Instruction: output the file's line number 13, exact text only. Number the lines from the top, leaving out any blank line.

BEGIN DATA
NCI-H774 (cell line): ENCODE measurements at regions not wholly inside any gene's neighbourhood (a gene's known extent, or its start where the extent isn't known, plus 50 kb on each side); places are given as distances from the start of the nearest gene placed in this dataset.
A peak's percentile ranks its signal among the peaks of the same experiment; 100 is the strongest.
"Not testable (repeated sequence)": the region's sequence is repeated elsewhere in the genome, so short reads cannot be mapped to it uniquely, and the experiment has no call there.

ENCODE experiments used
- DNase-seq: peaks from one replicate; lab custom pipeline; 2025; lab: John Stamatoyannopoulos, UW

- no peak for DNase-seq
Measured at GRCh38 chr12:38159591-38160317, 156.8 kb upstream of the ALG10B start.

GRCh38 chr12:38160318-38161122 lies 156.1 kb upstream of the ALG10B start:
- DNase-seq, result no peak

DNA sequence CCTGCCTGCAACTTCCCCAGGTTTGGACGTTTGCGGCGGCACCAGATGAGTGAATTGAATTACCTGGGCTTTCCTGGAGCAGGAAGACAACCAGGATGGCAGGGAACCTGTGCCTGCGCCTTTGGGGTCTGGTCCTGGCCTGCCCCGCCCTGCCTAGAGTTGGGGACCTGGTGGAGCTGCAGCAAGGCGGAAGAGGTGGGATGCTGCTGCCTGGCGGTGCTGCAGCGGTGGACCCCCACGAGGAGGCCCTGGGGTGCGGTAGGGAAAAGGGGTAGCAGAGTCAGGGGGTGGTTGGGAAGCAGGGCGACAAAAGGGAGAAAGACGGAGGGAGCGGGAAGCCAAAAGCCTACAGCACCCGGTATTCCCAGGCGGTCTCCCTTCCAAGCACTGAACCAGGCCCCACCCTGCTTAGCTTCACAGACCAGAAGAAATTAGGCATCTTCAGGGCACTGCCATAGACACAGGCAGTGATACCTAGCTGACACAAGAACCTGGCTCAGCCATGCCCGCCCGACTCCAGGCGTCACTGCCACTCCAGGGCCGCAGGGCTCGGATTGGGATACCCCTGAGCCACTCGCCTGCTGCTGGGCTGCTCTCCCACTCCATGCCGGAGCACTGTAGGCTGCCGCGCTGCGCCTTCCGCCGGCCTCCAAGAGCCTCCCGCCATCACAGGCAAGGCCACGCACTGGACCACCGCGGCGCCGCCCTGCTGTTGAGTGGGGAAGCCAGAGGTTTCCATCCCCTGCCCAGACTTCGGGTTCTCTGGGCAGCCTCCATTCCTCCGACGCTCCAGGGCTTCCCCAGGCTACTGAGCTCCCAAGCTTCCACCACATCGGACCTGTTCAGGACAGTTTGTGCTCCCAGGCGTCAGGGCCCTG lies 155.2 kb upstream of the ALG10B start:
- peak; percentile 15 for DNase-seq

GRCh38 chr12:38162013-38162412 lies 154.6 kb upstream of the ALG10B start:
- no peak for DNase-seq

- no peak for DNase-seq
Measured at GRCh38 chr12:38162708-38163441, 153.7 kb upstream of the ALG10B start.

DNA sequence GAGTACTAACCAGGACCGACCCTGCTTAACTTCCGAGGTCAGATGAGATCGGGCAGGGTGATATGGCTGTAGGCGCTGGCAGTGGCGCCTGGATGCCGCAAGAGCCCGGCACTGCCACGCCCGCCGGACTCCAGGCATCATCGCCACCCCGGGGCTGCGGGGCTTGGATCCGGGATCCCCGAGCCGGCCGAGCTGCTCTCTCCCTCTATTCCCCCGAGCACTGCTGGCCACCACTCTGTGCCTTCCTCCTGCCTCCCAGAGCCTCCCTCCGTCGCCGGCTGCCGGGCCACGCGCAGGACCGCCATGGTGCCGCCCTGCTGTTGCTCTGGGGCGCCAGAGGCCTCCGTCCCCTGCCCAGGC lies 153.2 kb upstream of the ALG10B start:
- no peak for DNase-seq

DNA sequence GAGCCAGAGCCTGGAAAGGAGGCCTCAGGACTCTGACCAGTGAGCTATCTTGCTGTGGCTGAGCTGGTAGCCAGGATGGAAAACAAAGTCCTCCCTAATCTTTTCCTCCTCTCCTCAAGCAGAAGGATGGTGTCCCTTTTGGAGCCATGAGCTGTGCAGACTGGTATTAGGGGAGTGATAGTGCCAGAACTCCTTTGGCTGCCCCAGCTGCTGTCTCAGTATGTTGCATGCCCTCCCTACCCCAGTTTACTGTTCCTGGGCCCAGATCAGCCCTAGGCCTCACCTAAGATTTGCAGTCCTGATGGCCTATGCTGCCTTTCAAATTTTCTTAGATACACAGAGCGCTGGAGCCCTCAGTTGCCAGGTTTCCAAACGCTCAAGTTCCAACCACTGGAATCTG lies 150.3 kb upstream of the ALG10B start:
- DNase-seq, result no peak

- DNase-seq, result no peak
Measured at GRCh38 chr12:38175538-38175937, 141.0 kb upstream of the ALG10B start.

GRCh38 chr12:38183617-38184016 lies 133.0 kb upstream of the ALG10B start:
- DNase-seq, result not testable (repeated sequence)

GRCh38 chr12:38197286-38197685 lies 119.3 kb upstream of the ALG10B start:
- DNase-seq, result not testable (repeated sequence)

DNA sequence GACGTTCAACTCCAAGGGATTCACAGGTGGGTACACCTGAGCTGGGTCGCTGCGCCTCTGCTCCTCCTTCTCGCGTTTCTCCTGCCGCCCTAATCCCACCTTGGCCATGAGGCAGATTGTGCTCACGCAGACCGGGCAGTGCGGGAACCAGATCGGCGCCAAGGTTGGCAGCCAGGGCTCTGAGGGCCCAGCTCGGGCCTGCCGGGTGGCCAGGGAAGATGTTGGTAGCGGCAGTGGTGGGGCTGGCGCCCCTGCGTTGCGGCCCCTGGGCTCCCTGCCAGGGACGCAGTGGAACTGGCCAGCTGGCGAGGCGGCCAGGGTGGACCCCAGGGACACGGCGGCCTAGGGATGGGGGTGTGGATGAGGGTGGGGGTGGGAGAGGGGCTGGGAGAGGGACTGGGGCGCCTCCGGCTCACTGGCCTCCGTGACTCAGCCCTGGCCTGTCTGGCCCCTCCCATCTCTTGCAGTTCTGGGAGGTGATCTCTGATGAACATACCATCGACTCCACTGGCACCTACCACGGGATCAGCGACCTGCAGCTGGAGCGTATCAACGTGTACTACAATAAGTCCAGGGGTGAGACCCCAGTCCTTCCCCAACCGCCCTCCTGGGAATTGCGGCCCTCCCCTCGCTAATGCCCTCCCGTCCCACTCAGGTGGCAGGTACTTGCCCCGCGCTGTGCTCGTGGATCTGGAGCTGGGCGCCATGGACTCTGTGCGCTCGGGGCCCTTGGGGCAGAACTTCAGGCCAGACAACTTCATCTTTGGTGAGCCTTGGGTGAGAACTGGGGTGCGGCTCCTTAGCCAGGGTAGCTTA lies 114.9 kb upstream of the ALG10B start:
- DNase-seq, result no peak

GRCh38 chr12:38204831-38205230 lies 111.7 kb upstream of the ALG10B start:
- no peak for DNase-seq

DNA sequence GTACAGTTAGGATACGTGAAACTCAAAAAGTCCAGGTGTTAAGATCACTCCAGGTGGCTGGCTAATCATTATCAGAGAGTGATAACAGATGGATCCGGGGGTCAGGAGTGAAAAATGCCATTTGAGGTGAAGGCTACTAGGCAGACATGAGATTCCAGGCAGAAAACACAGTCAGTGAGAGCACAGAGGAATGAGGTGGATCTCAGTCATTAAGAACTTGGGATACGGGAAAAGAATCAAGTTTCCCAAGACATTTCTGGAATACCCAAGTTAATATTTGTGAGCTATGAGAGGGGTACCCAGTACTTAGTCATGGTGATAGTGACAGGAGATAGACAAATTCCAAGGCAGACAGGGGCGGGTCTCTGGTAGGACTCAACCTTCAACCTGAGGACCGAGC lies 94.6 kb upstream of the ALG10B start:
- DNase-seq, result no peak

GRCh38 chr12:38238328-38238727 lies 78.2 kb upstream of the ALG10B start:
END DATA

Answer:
- no peak for DNase-seq